Rail unions marked 20 years of privatisation yesterday by presenting an "overwhelming" case for renationalisation.
RMT general secretary Bob Crow condemned decades of "spivs and speculators" since Tory legislation paved the way for privatising Britain's rail network in January 1993.
Mr Crow said the anniversary came amid 70 per cent public support for a full return to public ownership.
Since 1995 the average ticket price has increased by 22 per cent in real terms, with Britain's commuters paying the highest rates in Europe for day returns and season tickets.
Mr Crow said the morass of private operators had made ticketing more complex, while the lack of investment in electrification and high speed rail had "put passengers in the slow lane."
Think tank Transport for Quality of Life has found that public spending on railways had more than doubled from £2.4 billion a year before privatisation between 1990 and 1995 to around £5.4bn a year between 2005 to 2010.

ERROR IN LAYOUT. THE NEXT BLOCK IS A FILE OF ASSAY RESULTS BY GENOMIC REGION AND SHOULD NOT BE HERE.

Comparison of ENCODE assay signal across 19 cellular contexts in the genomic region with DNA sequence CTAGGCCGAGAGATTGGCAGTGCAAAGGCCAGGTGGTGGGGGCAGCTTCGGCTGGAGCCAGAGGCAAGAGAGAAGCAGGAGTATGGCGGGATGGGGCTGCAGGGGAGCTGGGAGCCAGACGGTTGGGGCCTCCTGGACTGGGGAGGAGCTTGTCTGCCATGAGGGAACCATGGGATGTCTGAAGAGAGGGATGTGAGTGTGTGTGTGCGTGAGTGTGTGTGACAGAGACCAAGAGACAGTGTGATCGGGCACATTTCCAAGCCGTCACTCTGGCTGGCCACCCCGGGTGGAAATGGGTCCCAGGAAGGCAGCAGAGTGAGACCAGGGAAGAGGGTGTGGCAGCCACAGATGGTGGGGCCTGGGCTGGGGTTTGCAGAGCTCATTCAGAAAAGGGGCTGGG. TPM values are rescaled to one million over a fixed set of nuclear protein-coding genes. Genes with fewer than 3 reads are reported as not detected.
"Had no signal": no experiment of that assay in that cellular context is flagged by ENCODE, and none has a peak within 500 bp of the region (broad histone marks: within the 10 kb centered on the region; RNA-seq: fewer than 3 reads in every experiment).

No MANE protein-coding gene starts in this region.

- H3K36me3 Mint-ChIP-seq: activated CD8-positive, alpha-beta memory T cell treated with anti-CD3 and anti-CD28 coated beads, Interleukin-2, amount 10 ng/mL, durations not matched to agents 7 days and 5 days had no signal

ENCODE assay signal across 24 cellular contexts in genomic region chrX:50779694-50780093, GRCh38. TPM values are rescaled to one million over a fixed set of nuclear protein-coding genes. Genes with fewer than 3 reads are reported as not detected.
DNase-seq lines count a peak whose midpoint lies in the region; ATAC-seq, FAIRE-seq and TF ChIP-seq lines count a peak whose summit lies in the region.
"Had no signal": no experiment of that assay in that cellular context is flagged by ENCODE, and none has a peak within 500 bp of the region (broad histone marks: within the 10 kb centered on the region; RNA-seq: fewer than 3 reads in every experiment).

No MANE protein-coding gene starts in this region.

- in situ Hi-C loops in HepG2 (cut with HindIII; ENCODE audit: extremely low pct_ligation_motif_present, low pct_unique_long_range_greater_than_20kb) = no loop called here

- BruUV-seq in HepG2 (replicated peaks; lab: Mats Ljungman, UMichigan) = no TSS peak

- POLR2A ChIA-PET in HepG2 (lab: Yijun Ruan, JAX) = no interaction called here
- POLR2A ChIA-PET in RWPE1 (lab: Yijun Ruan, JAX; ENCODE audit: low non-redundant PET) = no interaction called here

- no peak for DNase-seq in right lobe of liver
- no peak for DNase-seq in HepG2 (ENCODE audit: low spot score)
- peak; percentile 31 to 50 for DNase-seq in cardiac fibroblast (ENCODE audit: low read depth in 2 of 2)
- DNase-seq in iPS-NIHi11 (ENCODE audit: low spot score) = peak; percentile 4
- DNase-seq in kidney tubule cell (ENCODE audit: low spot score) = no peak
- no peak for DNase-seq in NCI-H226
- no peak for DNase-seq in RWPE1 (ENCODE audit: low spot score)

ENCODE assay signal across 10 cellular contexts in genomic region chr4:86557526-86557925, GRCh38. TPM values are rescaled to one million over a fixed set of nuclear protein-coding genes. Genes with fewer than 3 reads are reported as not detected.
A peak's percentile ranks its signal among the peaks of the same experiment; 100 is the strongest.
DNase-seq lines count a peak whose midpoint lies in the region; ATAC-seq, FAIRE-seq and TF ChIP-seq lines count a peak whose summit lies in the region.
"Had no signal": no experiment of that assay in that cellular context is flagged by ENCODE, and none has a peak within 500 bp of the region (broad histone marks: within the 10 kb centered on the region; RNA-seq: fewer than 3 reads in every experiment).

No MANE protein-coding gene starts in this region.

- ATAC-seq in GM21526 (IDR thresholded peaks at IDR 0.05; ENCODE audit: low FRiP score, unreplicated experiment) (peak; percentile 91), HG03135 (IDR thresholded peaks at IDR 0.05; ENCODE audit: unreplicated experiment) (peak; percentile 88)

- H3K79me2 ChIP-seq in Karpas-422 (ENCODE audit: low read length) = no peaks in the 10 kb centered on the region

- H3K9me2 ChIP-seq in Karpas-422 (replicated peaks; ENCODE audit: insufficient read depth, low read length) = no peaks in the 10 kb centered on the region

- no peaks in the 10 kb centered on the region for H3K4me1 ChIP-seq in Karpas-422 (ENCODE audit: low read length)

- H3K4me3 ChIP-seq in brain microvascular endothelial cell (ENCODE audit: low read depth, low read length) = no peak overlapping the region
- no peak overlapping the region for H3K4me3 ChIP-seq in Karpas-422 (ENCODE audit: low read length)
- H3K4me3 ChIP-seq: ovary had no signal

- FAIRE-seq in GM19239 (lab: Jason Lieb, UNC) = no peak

It estimates that privatisation had cost an equivalent £1.2bn a year more than public ownership.
Mr Crow said: "It is time for the political class, including the Labour Party, to wake up to some hard truths.
"From the fares rip-off, to the Railtrack disaster and to the £1.2bn bled out of the system every year by the spivs and speculators there is nowhere to hide for the politicians and train operators who have turned Britain's railways into a state-sponsored racket.
"The West Coast Mainline fiasco reinforced what the vast majority of people know - that this privatisation disaster is beyond reform and the return of the railways to public ownership, run as a public service, is the only solution," he said.
RMT pledged to step up the campaign for public ownership.
A spokesman for fellow rail union TSSA said Mr Crow was "obviously" correct.
All three rail unions - the RMT, the TSSA and the drivers' union Aslef - entirely supported renationalisation, he said.
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